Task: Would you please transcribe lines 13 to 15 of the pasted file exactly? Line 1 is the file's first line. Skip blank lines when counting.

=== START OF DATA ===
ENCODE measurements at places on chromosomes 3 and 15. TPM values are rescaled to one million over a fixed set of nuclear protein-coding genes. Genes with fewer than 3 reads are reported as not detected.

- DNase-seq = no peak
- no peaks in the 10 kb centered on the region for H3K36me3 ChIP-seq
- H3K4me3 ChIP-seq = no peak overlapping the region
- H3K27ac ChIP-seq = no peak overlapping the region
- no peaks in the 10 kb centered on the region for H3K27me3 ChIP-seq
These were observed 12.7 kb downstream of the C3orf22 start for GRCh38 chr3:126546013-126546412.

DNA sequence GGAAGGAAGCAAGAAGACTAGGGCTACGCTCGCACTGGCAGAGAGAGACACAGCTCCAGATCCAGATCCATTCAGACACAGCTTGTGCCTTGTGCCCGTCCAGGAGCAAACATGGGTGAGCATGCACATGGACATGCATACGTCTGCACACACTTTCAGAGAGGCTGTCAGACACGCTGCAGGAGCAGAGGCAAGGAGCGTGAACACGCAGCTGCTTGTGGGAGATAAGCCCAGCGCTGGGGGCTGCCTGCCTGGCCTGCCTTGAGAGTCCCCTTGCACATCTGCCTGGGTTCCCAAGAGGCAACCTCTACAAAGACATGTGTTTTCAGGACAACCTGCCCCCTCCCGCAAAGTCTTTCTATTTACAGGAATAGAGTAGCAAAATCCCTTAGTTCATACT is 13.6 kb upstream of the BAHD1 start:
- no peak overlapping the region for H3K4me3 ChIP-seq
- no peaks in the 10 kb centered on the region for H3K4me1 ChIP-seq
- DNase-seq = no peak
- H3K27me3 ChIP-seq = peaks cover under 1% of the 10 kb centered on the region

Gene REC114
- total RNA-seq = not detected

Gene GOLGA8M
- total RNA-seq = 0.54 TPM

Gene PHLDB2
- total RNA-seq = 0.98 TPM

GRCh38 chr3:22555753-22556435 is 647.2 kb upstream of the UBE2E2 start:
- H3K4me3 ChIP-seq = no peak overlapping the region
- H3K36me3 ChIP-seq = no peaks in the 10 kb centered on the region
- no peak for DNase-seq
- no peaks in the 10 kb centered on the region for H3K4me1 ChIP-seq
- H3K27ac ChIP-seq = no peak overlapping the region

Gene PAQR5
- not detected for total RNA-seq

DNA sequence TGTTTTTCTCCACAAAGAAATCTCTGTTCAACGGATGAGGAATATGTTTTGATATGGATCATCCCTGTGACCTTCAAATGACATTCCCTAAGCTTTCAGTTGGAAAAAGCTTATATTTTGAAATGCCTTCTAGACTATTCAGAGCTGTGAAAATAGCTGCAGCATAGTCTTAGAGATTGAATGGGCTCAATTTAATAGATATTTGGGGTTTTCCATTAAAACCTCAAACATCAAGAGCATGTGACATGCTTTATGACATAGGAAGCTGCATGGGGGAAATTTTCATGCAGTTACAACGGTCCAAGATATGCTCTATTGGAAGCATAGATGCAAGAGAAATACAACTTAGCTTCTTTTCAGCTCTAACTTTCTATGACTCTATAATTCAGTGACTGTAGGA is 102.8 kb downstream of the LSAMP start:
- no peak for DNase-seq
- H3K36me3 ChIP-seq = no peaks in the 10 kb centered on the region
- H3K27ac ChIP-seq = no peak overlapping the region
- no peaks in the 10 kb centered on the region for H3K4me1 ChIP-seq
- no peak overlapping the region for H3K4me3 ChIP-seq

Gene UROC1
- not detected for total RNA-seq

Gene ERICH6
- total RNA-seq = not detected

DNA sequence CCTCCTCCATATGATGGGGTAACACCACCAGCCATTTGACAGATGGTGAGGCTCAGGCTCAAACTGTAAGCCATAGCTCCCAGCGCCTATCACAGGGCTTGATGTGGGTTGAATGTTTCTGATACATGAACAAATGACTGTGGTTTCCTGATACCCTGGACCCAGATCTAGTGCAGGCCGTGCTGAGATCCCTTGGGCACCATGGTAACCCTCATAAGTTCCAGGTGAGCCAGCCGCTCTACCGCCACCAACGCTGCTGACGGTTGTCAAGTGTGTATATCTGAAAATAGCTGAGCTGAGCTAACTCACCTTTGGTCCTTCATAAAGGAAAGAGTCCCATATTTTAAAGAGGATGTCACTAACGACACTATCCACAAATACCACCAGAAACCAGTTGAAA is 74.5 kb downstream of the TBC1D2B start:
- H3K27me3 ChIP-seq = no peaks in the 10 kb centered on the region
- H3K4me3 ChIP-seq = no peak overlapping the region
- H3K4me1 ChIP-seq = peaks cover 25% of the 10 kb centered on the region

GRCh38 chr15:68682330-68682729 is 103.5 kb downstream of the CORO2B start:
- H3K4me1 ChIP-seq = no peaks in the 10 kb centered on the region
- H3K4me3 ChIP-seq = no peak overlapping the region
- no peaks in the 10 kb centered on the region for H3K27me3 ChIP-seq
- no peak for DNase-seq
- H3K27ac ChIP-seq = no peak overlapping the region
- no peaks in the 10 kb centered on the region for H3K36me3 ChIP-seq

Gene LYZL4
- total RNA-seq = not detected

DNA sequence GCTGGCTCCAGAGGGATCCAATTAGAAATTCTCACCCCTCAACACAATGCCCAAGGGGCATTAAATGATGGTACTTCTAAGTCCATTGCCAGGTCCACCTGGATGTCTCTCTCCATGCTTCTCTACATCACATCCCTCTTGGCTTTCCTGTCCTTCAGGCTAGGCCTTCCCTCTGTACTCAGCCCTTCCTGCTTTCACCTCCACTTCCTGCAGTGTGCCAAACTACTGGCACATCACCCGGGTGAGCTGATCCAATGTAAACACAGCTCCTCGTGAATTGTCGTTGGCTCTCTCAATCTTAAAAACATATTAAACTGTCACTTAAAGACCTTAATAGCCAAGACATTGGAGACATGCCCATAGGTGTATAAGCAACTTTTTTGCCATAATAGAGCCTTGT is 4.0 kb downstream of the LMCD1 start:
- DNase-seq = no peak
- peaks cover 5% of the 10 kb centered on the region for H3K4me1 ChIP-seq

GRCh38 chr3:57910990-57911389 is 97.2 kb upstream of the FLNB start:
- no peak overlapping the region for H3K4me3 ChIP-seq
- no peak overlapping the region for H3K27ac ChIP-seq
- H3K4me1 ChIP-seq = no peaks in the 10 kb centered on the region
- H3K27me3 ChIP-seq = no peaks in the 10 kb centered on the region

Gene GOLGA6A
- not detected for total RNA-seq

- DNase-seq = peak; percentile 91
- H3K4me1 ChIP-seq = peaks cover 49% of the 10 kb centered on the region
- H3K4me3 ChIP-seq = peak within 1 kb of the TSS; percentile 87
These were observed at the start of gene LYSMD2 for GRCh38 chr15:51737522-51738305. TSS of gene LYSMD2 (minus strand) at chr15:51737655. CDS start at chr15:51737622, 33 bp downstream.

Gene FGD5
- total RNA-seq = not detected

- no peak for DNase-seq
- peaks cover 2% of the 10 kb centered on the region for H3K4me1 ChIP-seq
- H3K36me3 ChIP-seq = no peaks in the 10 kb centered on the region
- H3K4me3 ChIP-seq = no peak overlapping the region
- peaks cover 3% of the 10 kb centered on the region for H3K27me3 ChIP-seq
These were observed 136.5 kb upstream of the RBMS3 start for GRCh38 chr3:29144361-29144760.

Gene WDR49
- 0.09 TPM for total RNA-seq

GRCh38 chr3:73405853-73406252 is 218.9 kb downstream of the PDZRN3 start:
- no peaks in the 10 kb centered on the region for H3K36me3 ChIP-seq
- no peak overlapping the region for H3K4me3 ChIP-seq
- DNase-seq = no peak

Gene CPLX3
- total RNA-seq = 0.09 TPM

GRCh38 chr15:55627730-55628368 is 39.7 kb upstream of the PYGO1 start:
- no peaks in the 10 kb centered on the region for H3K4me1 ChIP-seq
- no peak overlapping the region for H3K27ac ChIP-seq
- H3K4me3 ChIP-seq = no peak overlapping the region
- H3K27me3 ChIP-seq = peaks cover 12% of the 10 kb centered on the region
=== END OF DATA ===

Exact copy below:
Gene REC114
- total RNA-seq = not detected

Gene GOLGA8M